World-renowned chef and TV presenter Jamie Oliver has always campaigned for healthy food — be it in his own kitchen, in schools, or on his popular television shows. But it was his 2010 show, Jamie Oliver’s Food Revolution, which got him to think seriously about improving child nutrition. “The show was centered on reforming school lunches in USA. This education program was targeted at not only children but also their parents and, especially, school authorities who controlled the food,” says Oliver, in an email interaction.
Six years since the show, Food Revolution has turned into a movement with its reach in countries like Australia, Germany, Brazil, Kenya, Canada, and Nigeria, among others. The campaign was launched in India last week with a live streaming on Oliver’s Facebook page and a cookout by Chef Kunal Kapur and actor Jacqueline Fernandez at a city-based event. With this movement, Oliver wants to create awareness and generate dialogue about food and nutrition for children. His Instagram page is a testament to this mission. The chef regularly puts up photographs and recipes of healthy dishes to encourage more people to adopt a healthier lifestyle.
Oliver also took to Twitter to reach out to US President Barack Obama, Indian Prime Minister Narendra Modi, and British Prime Minister James Cameron, among other world leaders. His message here is loud and clear: “India has the youngest population in the world, and that’s why it is necessary that this campaign continues to gather momentum here,” he says.
It really is tough to talk about the British chef without speaking about his various causes.
In the past, Oliver had also called for a ‘sugar tax’ to cut down consumption of sugary products like aerated drinks. “As I’ve said before, business cannot come before our kids, our kids’ health comes first. The government has to take initiatives to ensure that children are better aware of the harmful effects of sugar,” he says. Now, Oliver wants to go after giants like McDonald’s and Coca-Cola — who are sponsoring the Olympics — to ensure they meet certain nutritional and ethical standards before becoming the official food suppliers at the event.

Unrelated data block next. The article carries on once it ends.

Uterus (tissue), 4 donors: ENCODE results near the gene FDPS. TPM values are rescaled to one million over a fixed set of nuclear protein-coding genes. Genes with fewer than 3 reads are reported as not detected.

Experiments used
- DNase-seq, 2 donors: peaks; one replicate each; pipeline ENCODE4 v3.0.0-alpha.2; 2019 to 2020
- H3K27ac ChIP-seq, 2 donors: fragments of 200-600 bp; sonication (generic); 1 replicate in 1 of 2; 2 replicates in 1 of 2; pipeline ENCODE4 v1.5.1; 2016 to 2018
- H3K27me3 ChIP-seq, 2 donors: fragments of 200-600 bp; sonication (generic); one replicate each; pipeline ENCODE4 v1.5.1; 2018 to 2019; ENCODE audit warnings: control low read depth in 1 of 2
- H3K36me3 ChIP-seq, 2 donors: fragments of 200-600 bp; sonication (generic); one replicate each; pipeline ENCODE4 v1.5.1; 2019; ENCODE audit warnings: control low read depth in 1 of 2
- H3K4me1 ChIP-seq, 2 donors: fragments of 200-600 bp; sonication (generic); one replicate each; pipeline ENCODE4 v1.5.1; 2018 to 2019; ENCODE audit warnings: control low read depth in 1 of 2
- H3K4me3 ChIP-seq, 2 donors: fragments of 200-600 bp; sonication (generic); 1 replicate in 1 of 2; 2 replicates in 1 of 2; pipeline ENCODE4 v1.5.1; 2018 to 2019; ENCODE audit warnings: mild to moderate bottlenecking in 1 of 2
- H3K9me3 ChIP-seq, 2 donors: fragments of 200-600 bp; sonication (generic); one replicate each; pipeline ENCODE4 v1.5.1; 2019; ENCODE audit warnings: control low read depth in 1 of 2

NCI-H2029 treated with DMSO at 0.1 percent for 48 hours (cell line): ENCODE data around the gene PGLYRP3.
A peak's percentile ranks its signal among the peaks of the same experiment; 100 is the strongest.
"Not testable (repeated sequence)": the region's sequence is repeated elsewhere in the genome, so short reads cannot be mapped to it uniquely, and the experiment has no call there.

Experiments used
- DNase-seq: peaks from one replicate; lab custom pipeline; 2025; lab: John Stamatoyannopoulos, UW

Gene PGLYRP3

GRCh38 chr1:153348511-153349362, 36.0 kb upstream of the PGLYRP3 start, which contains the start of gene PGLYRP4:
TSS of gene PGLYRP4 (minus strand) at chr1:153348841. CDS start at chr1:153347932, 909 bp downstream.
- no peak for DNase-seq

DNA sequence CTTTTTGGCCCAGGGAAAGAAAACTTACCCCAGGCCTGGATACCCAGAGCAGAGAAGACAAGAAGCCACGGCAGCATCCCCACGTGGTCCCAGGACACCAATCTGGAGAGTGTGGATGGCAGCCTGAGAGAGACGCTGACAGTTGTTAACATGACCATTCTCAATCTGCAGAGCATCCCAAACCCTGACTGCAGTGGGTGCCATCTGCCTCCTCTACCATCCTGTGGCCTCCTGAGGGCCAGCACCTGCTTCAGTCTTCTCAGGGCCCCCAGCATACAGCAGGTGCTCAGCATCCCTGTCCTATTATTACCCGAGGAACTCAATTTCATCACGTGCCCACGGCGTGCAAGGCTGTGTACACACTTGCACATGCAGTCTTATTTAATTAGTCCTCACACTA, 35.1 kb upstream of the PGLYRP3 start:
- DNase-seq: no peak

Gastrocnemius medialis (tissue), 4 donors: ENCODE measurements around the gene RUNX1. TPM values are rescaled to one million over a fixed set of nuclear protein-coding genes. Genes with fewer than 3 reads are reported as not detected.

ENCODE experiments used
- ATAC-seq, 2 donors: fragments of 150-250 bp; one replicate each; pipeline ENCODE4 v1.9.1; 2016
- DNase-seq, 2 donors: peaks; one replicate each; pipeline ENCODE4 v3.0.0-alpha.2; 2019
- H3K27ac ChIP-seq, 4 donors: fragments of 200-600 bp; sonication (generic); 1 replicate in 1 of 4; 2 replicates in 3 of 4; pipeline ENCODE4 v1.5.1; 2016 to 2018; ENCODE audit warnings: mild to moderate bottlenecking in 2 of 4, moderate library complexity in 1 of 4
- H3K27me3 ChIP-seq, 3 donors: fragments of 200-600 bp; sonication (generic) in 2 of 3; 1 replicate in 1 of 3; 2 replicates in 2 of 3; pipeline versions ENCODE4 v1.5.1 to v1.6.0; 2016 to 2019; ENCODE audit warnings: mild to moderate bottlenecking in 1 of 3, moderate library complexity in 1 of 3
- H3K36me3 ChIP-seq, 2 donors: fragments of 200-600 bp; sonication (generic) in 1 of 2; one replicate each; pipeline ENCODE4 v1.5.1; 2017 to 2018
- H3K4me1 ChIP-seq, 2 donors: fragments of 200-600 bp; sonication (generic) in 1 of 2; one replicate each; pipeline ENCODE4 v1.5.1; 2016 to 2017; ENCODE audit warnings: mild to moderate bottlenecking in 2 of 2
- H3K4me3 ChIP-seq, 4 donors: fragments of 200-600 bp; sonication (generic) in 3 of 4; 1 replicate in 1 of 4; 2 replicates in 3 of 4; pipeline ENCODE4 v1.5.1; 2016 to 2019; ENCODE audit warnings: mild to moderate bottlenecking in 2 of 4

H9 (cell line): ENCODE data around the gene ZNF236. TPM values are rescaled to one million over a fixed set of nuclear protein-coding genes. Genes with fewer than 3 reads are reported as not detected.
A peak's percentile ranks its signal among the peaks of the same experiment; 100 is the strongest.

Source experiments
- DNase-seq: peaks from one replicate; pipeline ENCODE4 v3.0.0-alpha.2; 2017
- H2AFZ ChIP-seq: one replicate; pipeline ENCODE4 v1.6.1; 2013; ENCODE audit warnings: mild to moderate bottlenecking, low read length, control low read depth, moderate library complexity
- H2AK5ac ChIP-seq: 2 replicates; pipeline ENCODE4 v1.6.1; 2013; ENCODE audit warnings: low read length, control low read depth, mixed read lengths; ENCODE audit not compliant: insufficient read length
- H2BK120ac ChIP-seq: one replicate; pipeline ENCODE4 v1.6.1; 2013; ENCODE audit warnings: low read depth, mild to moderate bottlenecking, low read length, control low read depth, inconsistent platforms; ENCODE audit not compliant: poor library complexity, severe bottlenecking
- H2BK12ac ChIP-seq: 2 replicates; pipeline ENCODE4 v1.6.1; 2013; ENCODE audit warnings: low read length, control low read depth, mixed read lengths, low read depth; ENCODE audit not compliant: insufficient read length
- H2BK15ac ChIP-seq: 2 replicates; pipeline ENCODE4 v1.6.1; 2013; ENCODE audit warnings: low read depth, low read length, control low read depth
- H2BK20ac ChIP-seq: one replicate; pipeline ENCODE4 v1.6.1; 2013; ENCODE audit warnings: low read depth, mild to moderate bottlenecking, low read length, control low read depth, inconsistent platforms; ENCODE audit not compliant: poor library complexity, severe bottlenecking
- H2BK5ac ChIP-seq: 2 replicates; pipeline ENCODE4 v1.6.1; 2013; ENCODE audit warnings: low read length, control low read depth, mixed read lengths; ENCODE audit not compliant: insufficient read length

The television chef
Seventeen years ago, Oliver began his journey in television with The Naked Chef, a BBC cookery show. It starred the young chef — often dressed in his home clothes with long, unkempt hair — lounging around in his kitchen, preparing dishes for friends and family. It was sort of revolutionary even for those times, when cooking shows were formal and more structured.
Two years after this stint, Oliver approached Channel 4 in the UK to help him with a documentary about setting up a restaurant. That’s how Jamie’s Kitchen was conceptualised. It was one of his most successful shows, which also led him to his restaurant Fifteen, in London. Then, he launched Jamie’s Italian, which has 40 branches across UAE, Australia, Canada, Ireland, Russia, Turkey, Singapore, and one in India, in Delhi. Ask him when does he plan to open one in Mumbai, he says, “All I can say is ‘soon’.”
With the advent of YouTube, Oliver’s popularity saw a distinct spike. When YouTube was all about cat videos and flash mobs, Oliver created a space for chefs to showcase their talent. He launched FoodTube, where he would invite culinary experts and budding chefs, and collaborate with them to create interesting recipes. “It was a revelation to see how influential YouTube food personalities were, considering I come from TV. I have often found that technology has helped fuel my passion, creativity and innovation in cooking,” says the self-confessed geek. Today, he has over 2.3 million subscribers eager to watch him cook and talk all things food.
Like his restaurants, Oliver’s food philosophy, too, is ingrained in the Italian way of life. For his restaurant, Jamie’s Italian, the chef collaborated with his friend and long-time mentor Gennaro Contaldo (chef and restaurateur) to combine traditional and innovative ideas on the menu. “They [Italians] have managed to maintain a unique sense of traditional and village spirit, though they live life so luxuriously. Italians, whether rich or poor, have a passion for food and life itself,” he adds. That’s called living a truly content life, something that Oliver, too, stands by — both in his cooking and his passion for social causes.
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